reply to this | link to this | view in chronology ]

  • identicon
    DigDug, 17 Jun 2015 @ 1:32pm

    FCC's got it nailed...

    Unlimited means unlimited.

    Limiting speed *GASP* imposes limits.

    End of the road for AT&T.

    reply to this | link to this | view in chronology ]

  • identicon
    Anonymous Coward, 17 Jun 2015 @ 1:41pm

    "A business practice sanctioned after years of implied approval. "

    Therein lies the devil.

    what a sore loser

    reply to this | link to this | view in chronology ]

  • identicon
    Anonymous Coward, 17 Jun 2015 @ 1:43pm

    Why this goes all the way back to simpson vs. "The all you can eat buffet."

    reply to this | link to this | view in chronology ]

  • identicon
    observer, 17 Jun 2015 @ 2:03pm

    The ISPs over here got into a spot of bother for something very similar, advertising a limited service as unlimited. You'd think it was the most basic of basic truth in advertising things.

    reply to this | link to this | view in chronology ]

  • identicon
    Anonymous Coward, 17 Jun 2015 @ 5:48pm

    This is rich, who do you think will foot the bill for this? The sooner the public stops using their "services" the better.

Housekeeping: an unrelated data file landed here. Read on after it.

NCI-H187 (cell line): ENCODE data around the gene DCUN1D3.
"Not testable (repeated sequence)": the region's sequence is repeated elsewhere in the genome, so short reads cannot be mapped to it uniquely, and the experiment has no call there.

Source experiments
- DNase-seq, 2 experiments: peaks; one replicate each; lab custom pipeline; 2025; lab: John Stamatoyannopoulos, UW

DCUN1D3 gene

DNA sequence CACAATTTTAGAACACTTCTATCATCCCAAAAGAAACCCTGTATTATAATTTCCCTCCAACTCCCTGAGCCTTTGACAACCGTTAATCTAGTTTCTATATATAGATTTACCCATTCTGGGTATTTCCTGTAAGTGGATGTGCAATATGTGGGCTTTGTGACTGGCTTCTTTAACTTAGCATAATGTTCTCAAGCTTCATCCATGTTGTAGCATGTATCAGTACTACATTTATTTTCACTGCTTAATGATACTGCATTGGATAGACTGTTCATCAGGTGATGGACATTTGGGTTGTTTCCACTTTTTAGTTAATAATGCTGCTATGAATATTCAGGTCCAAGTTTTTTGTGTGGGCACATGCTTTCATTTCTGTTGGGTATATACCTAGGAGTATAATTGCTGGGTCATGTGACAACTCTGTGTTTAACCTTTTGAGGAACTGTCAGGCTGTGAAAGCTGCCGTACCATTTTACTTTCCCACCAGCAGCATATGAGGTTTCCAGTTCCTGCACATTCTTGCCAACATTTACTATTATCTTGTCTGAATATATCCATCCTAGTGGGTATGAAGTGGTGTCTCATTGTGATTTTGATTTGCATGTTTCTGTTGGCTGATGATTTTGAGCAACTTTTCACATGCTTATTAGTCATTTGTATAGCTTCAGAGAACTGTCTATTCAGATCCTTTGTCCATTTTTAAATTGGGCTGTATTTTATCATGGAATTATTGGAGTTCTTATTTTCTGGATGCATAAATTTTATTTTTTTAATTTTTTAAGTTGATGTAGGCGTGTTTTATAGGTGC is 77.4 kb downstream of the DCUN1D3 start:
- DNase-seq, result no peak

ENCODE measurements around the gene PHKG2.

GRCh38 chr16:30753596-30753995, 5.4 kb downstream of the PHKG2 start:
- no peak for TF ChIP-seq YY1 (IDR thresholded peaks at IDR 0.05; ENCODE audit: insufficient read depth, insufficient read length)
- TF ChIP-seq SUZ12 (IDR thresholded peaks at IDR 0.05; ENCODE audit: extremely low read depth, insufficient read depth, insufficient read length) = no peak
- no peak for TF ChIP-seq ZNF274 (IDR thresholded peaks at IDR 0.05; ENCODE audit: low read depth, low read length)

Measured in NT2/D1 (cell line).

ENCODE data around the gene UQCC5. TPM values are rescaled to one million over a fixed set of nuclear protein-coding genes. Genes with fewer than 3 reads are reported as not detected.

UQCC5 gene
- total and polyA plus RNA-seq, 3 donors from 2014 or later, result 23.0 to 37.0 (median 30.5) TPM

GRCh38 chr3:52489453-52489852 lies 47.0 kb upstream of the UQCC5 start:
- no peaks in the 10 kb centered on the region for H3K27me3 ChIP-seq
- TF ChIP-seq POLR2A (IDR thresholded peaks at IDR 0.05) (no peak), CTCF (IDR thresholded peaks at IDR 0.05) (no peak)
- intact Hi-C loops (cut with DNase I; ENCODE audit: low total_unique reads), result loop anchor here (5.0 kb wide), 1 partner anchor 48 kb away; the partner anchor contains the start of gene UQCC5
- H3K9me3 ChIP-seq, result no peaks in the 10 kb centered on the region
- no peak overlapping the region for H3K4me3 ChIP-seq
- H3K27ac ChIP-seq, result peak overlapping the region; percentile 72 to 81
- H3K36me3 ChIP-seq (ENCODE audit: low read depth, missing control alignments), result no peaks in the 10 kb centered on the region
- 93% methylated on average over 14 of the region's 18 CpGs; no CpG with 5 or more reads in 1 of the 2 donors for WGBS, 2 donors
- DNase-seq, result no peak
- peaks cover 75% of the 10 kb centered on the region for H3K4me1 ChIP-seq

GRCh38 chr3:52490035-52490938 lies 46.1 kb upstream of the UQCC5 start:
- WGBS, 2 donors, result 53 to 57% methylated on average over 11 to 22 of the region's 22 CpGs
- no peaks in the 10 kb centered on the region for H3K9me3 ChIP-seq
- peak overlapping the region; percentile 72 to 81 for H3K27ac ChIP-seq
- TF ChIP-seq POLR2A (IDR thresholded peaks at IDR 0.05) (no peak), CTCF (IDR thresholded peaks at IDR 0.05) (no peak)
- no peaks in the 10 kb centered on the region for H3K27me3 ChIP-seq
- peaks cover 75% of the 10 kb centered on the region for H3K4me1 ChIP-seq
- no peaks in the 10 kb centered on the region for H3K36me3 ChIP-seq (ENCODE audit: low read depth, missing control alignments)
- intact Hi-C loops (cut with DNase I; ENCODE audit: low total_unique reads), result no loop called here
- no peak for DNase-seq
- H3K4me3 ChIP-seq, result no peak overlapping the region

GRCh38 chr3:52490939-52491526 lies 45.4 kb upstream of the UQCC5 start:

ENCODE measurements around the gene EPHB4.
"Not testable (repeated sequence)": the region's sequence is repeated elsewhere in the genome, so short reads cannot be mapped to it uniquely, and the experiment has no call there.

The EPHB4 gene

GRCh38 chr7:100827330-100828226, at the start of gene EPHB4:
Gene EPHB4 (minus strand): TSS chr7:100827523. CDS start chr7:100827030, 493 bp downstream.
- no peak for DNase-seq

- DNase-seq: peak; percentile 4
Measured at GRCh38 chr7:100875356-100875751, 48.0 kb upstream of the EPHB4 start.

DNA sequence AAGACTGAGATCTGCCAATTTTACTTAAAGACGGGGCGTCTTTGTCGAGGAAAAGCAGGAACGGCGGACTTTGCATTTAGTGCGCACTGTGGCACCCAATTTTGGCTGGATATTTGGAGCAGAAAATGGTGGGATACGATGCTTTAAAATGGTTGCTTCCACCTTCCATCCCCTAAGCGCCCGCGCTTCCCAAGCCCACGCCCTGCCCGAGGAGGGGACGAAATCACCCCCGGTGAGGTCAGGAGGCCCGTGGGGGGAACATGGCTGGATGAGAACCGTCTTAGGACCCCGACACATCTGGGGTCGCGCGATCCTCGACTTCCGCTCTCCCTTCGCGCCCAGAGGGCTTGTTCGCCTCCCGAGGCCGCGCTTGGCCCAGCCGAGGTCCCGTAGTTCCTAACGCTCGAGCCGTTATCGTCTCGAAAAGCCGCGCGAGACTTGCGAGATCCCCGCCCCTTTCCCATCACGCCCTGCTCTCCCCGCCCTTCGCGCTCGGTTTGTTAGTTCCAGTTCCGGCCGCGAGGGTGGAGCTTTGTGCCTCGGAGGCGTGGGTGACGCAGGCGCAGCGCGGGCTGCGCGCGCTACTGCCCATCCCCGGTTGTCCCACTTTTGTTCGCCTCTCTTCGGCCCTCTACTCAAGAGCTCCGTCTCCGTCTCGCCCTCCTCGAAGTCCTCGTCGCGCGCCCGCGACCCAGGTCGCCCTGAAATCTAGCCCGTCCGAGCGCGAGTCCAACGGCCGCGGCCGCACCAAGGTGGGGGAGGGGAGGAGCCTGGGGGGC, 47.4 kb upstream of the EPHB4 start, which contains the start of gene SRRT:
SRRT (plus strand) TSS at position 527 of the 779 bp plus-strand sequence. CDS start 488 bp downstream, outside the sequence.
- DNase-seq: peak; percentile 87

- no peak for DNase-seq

reply to this | link to this | view in chronology ]

    • icon
      That One Guy (profile), 18 Jun 2015 @ 12:10am

      Re:

      If people had any other options, they would switch, believe me. It's primarily because of a lack of options that companies act in this manner, because they know their customers are stuck with them, like it or not.

      reply to this | link to this | view in chronology ]

  • identicon
    Anonymous Coward, 18 Jun 2015 @ 8:31am

    If "unlimited" is unlimited, is "Internet", Internet?

    There are dozens of ways that ISP's hobble services.

    Some ISP's (who are frequently discussed on TD) switch at layer 4, and hobble TCP sessions in order to create a secondary market for "Business Internet". Of course their business customers experience almost daily outages just like their home customers.

    But hey, your VPN sessions don't suspend after 30 seconds if you pay an extra 29.95 a month!

    Breaking things on purpose is the same as throttling. It is using a monopoly position to regulate speech and trade between parties the ISP has no contractual relationship with.

    "Internet" is the transmission of an unmolested layer 3 frame. That is what most Americans pay for. It is not what most of them are getting.

    reply to this | link to this | view in chronology ]

  • identicon
    GEMont, 19 Jun 2015 @ 12:40am

    Like a merry go round.

    I can see this process going on for a long, long time.

    AT&T breaks the law for a year, robbing its customers of nearly 1.3 billion dollars.

    FCC fines AT&T 3 million dollars for breaking the law after a 3 year court battle costing the US taxpayer 13 million dollars.

    FCC becomes just another expense for business as usual.

    Rinse and repeat.

    ---

    reply to this | link to this | view in chronology ]